The People’s Daily has once again reassured readers that China is not only pro blockchain technology with an almost full page spread (in Chinese), but should also create “an invincible position in the future international blockchain battle.” While the technology is still immature, the paper says that government policy will continue to help the technology to develop in China. Blockchain, contrary to some opinions, is in fact highly suited to regulatory oversight meaning information held in it is more easily supervised in real time.

The People’s Daily is commonly referred to as the “mouthpiece” of the Communist Party and has been prolific in its editorializing about blockchain. Around two-thirds of the spread in today’s paper is devoted to “Three Questions on Blockchain,” an explainer of the technology with insight from industry experts. The rest is “Grab the Blockchain Opportunity”, the views of Dou Jiali, a researcher at Peking University’s Guanghua Financial Technology Research Institute.

People's Daily blockchain

Articles and illustration of the current blockchain situation. (Image credit: People’s Daily)

The first two questions—“What is blockchain?” and “How can blockchain be used?”—are a little unhelpful. The third question—“Is blockchain the new panacea?” (区块链会成新风口吗?)—reveals much of how policymakers are probably thinking about blockchain.

“The technology is not yet mature and we must be wary of speculation. We must be particularly careful to distinguish between technological innovation and fund-raising innovation and must not [pursue] blockchain for the sake of blockchain,” runs the editorial.

The experts quoted agree. Hu Danqing, senior product expert at Ant Financial’s Technology Laboratory, is quoted as saying, “Although blockchain is now hot, we think it’s still at a very early stage.” Hu goes on to say blockchain is currently experiencing a “virtual heat:” it isn’t focused on solving real-world problems, but in money raising. ICOs are financial tool innovation, and have nothing to do with technological innovation.

He Fei, senior researcher at the Financial Research Center of the Bank of Communications, is quoted as saying: “Blockchain technology is not yet mature, application use cases are limited, and we should be alert to the concept of market speculation.” He Fei said some are only interested in fishing for money in the markets and we must guard against the emergence of “bad money driving out good money”, which could lead to the exiting of legitimate blockchain businesses from the market. 

Wang Jun, chief researcher at Tencent’s fintech think tank, tells the paper that the current mainstream blockchain technology platforms all originated abroad and domestic blockchain technology service providers should patiently start from the ground up. This will make their technologies independent and controllable, and allow them to strive to lead global blockchain development.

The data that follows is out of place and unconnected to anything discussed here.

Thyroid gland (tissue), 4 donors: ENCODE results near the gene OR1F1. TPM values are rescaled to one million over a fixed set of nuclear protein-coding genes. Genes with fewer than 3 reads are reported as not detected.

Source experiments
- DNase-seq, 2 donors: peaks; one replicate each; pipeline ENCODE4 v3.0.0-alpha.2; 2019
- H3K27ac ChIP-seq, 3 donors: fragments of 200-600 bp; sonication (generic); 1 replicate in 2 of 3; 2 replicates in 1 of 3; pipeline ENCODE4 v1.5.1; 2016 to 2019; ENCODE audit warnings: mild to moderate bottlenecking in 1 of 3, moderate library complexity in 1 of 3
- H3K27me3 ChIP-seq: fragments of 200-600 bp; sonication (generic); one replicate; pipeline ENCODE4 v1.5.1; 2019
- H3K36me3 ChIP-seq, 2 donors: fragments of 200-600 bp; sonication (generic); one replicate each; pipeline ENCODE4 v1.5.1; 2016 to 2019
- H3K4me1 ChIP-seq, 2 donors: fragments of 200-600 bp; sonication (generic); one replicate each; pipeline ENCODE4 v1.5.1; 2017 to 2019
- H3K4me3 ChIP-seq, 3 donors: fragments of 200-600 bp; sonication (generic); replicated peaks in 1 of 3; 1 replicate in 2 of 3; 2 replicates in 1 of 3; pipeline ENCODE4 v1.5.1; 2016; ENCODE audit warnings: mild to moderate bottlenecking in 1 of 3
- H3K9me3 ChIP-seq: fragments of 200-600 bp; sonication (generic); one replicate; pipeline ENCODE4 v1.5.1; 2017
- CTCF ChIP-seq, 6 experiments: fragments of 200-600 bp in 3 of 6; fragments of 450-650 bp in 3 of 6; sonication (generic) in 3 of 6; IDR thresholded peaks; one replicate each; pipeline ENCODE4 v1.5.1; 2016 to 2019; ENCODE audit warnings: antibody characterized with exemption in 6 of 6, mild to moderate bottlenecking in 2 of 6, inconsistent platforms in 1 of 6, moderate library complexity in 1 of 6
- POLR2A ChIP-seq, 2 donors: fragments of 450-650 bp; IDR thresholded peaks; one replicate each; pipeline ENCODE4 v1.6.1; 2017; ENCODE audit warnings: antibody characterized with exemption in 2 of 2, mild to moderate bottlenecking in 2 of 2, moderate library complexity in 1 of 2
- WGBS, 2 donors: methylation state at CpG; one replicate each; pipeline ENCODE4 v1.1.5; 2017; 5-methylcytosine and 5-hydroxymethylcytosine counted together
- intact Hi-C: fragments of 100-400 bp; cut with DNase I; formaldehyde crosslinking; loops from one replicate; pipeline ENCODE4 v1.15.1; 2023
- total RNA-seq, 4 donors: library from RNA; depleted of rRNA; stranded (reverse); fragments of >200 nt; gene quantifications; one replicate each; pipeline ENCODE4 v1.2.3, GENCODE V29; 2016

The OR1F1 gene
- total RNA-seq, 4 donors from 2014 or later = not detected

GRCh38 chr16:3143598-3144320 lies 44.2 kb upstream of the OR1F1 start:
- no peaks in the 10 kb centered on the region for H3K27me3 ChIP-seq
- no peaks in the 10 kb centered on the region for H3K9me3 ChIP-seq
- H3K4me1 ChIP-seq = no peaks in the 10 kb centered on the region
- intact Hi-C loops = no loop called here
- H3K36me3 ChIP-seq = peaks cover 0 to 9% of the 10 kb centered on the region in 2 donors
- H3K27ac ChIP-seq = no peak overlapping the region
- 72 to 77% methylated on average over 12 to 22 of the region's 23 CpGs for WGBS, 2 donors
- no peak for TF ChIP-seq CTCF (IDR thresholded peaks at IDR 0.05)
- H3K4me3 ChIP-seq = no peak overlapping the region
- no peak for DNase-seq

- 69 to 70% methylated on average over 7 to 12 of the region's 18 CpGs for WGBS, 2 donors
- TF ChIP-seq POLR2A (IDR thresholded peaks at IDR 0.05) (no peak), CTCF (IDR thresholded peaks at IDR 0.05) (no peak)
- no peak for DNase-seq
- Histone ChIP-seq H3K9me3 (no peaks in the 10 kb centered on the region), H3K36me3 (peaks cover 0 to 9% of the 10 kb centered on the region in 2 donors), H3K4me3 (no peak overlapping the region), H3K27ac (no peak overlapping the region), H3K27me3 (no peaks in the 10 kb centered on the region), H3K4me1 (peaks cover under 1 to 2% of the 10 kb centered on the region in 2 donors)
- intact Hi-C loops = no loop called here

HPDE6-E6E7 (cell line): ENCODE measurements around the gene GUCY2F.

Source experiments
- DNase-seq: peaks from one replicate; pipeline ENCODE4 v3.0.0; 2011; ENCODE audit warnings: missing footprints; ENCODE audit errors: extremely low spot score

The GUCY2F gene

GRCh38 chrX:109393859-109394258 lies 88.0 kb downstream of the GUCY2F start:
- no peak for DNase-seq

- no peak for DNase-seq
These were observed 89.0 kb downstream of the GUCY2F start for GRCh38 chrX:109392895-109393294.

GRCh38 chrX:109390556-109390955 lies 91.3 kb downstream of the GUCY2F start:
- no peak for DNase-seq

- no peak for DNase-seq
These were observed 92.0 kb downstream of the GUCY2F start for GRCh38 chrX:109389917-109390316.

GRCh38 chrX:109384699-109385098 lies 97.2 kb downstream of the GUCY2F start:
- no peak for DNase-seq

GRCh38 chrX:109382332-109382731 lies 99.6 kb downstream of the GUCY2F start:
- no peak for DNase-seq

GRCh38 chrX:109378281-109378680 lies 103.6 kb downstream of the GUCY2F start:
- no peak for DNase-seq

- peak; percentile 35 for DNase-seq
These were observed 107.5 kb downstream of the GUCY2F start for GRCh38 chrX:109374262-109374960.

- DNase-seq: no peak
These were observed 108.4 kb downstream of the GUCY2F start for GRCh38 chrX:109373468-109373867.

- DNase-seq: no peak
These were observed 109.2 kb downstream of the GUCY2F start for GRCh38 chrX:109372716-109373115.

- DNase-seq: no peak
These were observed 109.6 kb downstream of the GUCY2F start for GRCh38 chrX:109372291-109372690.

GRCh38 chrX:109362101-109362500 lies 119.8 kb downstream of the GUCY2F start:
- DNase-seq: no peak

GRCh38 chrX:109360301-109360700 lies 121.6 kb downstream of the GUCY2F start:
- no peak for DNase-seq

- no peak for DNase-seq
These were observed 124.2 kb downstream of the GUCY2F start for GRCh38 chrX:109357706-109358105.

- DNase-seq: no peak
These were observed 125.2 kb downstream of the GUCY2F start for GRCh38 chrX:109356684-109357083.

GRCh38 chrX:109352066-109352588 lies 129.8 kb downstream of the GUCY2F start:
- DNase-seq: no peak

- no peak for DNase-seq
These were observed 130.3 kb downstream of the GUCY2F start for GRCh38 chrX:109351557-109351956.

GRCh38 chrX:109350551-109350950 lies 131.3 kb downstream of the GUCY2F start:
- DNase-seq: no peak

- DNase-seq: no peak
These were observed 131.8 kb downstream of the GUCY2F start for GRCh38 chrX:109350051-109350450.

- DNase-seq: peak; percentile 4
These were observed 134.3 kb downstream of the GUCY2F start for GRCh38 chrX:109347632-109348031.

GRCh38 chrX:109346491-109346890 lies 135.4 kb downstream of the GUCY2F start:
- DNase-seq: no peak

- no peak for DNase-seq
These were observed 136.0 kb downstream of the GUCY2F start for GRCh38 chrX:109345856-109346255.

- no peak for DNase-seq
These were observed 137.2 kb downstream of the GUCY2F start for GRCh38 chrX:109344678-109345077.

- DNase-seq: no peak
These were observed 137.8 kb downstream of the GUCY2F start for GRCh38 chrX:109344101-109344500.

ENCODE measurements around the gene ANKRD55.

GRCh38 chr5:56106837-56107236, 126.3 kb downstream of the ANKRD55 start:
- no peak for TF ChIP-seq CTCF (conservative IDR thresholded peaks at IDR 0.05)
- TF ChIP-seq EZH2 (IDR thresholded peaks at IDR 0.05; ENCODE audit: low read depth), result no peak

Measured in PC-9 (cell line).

He Fei also believes that government leadership will help the sector in the form of implementing policies and outlining usage cases for the technology.

Dou Jiali of the Guanghua School states that while blockchain technology is not yet mature, it offers ways to reduce the costs of transmitting information and makes the regulation and real-time supervision of data easier.

She states that “the rapid development of blockchain is inevitable. Since the birth of the internet, the cost of information dissemination has fallen sharply, and the leap in the efficiency of information dissemination has lead to a great liberation of productive forces” but that certain types of information such as remittance transfers rely on a select few third party companies and so those costs remain high.

Blockchain can tackle this but the technology is not yet mature, she claims, and the likes of Bitcoin and Ethereum cannot handle worldwide use in real business situations, nor are they compatible. This means they’re creating isolated networks, which goes against the idea of the internet.

Also talking about the need for a bottom-up approach to developing the technology in China, Dou says, “We should dive deep into technology in the hope that through technological superiority we will be in an invincible position in the future international blockchain battle. If you rush to build a castle on a not-so-strong foundation, it is quite possible that you will save a little only to lose a lot”.

Dou refutes the idea that blockchain’s anonymous and decentralized nature put it in conflict with current regulatory frameworks. She believes that regulation is in fact built into the technology and its tamper-proof transparency: “Putting the supervisory body itself into the technology, undergoing the technology’s innate supervision of technology means the conflict between blockchain and supervision will finally be resolved”.